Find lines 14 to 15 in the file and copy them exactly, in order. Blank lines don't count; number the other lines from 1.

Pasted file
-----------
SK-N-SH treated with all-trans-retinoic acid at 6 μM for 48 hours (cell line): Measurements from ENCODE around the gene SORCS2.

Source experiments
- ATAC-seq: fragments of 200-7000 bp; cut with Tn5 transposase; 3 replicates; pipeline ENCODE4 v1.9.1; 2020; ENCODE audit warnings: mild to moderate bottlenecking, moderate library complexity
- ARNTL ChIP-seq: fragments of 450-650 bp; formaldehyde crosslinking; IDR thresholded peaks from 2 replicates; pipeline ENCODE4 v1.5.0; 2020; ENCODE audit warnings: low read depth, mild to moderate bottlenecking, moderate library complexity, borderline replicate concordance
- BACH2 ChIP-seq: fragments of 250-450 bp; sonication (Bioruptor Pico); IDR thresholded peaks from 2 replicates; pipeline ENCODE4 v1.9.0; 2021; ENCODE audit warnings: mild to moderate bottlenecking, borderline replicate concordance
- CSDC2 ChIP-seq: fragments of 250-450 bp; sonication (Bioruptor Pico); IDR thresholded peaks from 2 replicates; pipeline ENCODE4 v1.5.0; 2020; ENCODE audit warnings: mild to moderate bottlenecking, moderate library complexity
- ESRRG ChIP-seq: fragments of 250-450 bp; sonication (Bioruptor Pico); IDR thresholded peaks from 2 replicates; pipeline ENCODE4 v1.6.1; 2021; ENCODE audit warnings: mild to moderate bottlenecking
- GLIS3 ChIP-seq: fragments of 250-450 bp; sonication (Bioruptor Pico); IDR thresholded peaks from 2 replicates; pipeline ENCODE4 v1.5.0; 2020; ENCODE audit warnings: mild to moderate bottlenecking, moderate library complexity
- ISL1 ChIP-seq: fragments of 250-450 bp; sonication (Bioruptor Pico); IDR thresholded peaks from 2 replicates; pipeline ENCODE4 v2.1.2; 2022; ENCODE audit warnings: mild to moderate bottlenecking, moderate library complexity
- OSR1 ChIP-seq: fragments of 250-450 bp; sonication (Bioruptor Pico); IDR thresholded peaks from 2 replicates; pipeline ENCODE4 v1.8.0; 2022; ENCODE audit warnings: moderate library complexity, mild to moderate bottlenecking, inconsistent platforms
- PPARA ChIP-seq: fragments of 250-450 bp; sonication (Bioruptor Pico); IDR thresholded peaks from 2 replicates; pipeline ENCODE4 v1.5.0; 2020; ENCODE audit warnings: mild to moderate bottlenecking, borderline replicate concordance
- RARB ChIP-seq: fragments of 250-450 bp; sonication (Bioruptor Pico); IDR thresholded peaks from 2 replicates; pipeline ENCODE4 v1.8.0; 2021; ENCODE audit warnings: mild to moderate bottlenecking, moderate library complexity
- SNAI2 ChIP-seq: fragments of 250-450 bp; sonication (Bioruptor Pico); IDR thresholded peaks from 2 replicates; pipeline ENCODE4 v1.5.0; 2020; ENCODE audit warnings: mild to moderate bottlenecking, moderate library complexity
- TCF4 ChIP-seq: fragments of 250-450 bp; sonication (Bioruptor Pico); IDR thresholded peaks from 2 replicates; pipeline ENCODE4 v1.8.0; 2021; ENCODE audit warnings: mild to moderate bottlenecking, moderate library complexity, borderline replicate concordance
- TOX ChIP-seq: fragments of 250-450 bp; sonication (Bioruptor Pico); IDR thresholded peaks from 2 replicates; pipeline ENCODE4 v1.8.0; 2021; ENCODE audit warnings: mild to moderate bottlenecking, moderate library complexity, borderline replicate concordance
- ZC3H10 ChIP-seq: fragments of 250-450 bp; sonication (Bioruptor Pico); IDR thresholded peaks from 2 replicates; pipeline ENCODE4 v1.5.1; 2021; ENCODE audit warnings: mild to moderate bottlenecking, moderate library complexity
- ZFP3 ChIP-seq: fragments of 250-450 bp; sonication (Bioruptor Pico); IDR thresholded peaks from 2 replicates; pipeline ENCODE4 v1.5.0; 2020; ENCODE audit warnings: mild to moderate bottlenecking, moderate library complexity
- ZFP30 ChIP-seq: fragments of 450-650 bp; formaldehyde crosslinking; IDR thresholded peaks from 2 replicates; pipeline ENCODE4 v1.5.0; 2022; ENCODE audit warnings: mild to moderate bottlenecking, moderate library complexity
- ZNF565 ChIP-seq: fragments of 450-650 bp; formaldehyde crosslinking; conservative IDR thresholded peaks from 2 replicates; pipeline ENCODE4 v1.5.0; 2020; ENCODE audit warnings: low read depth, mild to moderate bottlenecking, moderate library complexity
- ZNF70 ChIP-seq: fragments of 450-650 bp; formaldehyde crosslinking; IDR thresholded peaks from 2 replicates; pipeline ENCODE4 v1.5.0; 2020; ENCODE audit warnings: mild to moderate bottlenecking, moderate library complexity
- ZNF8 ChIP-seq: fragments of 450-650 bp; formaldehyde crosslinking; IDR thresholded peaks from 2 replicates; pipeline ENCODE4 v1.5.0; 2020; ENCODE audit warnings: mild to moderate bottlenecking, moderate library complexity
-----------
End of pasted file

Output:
- TCF4 ChIP-seq: fragments of 250-450 bp; sonication (Bioruptor Pico); IDR thresholded peaks from 2 replicates; pipeline ENCODE4 v1.8.0; 2021; ENCODE audit warnings: mild to moderate bottlenecking, moderate library complexity, borderline replicate concordance
- TOX ChIP-seq: fragments of 250-450 bp; sonication (Bioruptor Pico); IDR thresholded peaks from 2 replicates; pipeline ENCODE4 v1.8.0; 2021; ENCODE audit warnings: mild to moderate bottlenecking, moderate library complexity, borderline replicate concordance